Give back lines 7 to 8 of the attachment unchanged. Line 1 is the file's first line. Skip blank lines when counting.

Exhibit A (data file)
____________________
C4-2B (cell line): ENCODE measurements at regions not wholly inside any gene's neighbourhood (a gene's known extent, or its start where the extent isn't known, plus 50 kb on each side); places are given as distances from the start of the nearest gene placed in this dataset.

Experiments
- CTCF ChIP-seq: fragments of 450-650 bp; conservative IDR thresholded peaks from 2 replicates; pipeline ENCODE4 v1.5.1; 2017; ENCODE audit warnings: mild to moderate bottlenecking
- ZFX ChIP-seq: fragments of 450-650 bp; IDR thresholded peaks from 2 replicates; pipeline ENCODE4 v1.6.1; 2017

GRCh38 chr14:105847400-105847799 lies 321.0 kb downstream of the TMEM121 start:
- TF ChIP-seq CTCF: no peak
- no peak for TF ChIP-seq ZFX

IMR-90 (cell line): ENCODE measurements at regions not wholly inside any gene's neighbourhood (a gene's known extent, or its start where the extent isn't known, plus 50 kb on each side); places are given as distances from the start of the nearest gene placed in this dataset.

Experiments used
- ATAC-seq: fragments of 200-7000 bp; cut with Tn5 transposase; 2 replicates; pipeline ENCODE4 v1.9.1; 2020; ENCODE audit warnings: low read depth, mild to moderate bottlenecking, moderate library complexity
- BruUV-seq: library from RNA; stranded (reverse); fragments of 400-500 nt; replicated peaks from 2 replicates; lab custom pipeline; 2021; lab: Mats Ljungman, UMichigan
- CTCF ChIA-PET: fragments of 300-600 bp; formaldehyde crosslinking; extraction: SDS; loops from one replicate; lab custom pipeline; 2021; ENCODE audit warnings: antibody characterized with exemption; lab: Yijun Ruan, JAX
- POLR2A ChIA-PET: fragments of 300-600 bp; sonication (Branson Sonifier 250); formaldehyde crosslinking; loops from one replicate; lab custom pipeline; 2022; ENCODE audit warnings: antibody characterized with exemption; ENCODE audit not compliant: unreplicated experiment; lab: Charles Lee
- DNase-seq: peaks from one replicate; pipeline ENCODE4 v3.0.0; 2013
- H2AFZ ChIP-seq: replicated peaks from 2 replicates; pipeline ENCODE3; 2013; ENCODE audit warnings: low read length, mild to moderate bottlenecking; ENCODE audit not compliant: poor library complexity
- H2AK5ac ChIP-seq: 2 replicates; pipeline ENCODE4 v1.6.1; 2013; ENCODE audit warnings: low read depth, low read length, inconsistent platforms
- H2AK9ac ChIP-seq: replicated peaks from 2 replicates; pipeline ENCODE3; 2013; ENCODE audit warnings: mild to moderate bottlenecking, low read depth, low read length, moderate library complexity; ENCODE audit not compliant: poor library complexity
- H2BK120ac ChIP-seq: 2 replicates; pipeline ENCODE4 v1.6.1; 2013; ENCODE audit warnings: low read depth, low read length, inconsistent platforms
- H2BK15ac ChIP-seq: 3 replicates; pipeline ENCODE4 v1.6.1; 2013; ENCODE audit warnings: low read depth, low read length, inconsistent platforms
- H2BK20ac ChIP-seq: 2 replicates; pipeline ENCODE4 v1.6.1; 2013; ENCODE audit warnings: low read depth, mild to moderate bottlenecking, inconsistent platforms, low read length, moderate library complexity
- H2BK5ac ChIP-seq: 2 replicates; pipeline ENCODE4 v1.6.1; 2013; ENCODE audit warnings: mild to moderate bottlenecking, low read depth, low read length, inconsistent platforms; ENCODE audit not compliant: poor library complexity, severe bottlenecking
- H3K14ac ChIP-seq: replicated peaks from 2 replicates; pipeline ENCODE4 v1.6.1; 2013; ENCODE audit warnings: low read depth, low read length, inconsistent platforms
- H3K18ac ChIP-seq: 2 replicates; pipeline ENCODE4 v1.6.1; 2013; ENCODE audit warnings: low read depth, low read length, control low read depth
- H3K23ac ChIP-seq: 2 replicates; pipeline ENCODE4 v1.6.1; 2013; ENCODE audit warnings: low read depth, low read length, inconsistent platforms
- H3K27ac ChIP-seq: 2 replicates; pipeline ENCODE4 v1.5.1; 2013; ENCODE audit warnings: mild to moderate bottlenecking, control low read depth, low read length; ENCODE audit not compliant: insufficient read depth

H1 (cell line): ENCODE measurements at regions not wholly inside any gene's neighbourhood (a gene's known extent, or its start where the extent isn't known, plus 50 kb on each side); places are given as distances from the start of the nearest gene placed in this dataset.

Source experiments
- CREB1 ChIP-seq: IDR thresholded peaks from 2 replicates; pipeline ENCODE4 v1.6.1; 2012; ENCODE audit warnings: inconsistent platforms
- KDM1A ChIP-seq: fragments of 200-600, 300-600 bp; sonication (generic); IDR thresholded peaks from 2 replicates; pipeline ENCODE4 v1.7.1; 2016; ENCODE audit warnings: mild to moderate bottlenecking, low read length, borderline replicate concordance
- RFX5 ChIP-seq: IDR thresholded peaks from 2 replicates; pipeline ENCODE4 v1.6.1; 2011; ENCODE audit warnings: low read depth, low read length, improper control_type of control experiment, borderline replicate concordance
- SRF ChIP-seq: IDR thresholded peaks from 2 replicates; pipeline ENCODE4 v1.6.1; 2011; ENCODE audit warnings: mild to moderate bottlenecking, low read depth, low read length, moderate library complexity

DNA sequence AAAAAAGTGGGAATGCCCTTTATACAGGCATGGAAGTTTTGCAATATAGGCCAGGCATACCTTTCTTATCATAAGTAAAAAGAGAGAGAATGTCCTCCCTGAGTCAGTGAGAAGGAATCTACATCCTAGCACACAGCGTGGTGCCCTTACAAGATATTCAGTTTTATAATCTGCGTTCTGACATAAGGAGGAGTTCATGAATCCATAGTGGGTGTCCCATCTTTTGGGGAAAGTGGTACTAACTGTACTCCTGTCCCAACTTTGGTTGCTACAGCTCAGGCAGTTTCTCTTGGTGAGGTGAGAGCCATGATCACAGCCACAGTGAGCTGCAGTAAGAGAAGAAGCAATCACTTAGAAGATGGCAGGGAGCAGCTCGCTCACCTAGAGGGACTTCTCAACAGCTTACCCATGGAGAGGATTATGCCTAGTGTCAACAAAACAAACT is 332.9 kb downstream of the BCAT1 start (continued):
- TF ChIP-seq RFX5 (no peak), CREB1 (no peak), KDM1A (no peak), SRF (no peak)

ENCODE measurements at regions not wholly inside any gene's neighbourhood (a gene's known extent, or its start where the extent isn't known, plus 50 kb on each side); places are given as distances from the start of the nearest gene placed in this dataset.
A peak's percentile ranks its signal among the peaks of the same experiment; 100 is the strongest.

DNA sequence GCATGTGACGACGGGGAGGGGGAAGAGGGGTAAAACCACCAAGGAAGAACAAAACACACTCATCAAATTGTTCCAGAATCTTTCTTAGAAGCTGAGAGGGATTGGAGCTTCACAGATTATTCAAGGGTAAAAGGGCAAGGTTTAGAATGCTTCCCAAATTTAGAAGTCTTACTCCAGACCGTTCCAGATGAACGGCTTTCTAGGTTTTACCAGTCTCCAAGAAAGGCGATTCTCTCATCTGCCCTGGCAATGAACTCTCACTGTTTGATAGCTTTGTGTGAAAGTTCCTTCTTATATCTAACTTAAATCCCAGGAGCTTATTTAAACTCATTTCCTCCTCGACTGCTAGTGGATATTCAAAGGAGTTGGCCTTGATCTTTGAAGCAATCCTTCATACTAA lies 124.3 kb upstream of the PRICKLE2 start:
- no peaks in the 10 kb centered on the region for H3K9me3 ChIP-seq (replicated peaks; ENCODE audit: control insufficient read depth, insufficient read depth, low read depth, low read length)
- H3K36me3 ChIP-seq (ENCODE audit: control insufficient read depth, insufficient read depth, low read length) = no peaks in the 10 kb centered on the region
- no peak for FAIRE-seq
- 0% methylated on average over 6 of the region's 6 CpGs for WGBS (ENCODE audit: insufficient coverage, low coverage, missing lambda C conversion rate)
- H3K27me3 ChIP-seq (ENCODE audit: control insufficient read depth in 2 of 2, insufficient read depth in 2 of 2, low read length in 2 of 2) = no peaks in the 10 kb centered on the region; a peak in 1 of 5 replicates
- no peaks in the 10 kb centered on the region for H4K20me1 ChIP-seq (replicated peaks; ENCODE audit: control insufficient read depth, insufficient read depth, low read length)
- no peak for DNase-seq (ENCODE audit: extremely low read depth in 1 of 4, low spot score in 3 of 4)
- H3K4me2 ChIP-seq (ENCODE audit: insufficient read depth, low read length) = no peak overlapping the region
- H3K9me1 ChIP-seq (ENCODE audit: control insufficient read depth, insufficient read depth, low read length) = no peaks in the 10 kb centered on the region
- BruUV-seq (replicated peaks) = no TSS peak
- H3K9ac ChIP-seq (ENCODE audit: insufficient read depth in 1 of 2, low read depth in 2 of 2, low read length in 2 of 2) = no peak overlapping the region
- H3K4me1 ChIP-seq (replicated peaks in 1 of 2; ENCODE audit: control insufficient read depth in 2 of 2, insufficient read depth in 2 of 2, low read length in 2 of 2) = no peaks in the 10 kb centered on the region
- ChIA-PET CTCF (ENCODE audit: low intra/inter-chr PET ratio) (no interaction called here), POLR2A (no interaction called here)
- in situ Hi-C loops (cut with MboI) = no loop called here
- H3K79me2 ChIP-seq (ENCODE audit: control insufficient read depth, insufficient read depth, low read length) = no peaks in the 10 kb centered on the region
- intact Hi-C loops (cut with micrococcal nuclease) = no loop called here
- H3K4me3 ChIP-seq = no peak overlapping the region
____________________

- no peak for TF ChIP-seq ZFX

IMR-90 (cell line): ENCODE measurements at regions not wholly inside any gene's neighbourhood (a gene's known extent, or its start where the extent isn't known, plus 50 kb on each side); places are given as distances from the start of the nearest gene placed in this dataset.